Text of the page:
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Media mistakes 7: I’ll take as much time as I want

I was listening to the Today programme on BBC Radio 4 the other day and it happened again – one of the interviewees came out with “Let me finish my answer”. I’ve had this, too, and it’s easy to assume journalists are being rude if they’re trying to hurry you along.

So here’s the news: nobody wants to be rude to you deliberately. So why do we hurry you sometimes – and what can you do about it?

Be engaging

There actually isn’t an easy way to put this: if a journalist interrupts or hurries you, it’s because they’re bored with your answer. Now, there’s a good argument that says we’re not there to be stimulated but to report your view, but we’re human. If we get bored we’ll try to move on.

It’s also possible that we’re trying to get a smarter quote out of you. We don’t have the luxury of using as many words as we’d want; if a news editor has said “do this in 300 words” we do it in 300 words, that doesn’t mean 300 words per quote. And if the script of a radio show says we move onto the next item at 8.13 then that’s what we do. We therefore know that you’ve got 90 seconds to go on your item and you’re still warming up.

So the first thing to do is to understand the medium you’re in, spend less time clearing your throat and get to your point quickly.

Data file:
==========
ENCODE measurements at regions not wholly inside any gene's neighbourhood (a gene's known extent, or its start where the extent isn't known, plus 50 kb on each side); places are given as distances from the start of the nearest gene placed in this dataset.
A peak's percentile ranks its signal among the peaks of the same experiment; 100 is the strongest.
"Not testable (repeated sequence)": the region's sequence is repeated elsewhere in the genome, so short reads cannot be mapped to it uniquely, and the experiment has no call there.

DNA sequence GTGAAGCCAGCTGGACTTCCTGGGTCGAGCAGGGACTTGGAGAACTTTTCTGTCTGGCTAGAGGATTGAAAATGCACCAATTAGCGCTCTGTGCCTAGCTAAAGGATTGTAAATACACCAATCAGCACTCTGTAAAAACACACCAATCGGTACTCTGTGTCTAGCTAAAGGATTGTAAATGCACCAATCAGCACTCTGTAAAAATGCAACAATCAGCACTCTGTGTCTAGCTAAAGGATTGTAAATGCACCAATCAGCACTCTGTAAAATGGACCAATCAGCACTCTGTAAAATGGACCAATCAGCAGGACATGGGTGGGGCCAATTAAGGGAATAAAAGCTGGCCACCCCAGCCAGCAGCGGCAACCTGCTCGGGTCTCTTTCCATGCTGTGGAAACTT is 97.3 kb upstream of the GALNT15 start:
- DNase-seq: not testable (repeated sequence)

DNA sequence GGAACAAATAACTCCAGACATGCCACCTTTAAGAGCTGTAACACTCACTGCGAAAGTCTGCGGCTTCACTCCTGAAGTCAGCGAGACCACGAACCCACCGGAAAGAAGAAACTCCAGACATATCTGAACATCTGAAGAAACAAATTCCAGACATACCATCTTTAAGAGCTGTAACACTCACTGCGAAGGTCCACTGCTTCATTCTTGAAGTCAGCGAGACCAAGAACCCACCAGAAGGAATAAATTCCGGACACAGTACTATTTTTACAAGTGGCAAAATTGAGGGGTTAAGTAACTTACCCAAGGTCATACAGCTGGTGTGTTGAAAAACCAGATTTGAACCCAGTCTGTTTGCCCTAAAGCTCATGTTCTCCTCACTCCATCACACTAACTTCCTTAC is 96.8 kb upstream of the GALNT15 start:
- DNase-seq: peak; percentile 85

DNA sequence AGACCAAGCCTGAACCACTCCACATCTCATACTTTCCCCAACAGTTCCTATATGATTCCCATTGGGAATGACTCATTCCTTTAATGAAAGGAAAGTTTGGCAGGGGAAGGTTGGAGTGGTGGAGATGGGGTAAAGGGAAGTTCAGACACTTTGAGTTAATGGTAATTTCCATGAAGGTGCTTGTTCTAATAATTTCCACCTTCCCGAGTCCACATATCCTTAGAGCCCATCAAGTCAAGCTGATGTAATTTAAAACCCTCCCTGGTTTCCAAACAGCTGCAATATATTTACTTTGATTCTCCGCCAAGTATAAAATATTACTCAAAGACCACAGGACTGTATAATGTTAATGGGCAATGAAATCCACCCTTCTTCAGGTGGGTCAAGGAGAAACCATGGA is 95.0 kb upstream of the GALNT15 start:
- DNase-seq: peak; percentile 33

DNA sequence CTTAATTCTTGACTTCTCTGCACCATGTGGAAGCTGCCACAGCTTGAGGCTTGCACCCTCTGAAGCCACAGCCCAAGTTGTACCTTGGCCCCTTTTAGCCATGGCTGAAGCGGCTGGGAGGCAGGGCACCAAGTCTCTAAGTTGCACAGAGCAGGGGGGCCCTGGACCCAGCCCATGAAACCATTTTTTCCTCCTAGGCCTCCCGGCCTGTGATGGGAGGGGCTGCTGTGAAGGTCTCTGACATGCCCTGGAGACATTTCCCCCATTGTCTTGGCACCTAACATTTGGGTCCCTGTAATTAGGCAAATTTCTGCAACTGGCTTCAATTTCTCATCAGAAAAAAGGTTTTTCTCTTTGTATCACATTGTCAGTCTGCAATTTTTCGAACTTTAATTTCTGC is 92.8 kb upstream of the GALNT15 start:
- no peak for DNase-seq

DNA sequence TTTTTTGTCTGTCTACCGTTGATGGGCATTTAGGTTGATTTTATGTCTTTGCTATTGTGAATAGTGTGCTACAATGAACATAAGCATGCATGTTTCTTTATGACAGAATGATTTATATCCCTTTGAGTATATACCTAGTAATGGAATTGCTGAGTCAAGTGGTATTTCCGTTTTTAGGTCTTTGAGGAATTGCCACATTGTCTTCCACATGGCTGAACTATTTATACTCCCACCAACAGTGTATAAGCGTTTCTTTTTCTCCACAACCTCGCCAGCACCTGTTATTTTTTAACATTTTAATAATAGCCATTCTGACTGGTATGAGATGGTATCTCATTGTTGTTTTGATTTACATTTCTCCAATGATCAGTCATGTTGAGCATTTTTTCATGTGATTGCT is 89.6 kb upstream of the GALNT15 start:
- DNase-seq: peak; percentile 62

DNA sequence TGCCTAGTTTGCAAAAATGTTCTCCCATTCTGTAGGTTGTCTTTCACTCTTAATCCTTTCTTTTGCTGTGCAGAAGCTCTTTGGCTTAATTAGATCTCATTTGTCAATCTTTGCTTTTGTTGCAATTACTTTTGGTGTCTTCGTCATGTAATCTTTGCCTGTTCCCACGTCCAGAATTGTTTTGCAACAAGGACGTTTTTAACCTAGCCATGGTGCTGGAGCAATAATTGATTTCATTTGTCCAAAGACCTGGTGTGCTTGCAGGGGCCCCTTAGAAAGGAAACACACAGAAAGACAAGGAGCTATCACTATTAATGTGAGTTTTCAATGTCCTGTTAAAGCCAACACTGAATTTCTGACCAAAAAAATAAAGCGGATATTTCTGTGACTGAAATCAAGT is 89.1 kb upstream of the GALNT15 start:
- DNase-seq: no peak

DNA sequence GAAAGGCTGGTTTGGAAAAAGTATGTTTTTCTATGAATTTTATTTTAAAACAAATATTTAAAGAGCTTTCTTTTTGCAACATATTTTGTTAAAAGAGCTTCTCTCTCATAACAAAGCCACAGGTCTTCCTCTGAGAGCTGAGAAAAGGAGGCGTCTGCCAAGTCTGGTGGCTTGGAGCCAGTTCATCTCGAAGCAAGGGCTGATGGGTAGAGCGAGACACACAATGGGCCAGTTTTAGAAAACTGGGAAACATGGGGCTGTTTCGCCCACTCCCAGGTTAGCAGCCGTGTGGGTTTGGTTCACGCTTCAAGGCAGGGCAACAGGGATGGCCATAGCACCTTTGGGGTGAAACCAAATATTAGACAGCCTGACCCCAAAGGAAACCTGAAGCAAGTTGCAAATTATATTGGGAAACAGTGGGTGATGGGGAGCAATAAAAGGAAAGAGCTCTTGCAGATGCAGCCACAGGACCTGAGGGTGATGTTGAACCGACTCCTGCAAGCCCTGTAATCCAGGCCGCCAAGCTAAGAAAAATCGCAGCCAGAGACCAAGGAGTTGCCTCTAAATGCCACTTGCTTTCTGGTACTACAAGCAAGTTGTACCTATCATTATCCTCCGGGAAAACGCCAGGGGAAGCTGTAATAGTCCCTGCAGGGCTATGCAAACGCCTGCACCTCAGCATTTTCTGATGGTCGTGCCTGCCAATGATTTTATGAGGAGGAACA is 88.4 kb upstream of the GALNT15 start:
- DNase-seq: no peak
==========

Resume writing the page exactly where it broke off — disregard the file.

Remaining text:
Stick to your agenda

There may be times, however, when a journalist has their own agenda and you need to override it and get back to your point. If you’re reading this blog, which is aimed at business clients, you’ll probably be interviewed only because of some sort of expertise you have, so you have the right to take a certain measure of control.

Your problem is that telling the journalist to let you finish your point is always going to sound aggressive.

The key to making it work is to acknowledge the fresh question but finish the previous point, and signal that you’ll be doing so. So you might say “I’ll answer that in a second but first I need to finish the original answer”…or “That’s an important point too and I’ll get to it, but first your listeners/readers need to understand…” and then continue.

Always be calm, always sound positive and always get back to answering the new question as well as finishing the last – then everybody’s happy and, truth be told, you’ll probably sound more reasonable than the journalist.

Do you need help with press interviews? I can help – check my media training page for information.

2 thoughts on “Media mistakes 7: I’ll take as much time as I want”

  1. The trouble is, and I see this on Channel 4 News every night, is that some questions have a complex answer, but by cutting the interviewee short you get a simple, incomplete answer that a. makes the interviewee look stupid and b. will undoubtedly be quoted against them at some stage leaving them to explain weakly that their simplistic statement was taken out of context.

  2. That’s a valid point. At this stage interviewees need to frame their response with a comment explaining the complexity of the situation – and also they need to consider very carefully whether a two-minute interview, which is all they’re likely to get, is really a suitable forum to discuss their issue. Very difficult if they’re an elected politician and therefore accountable to the electorate so kind of obliged to go and give answers, I agree.

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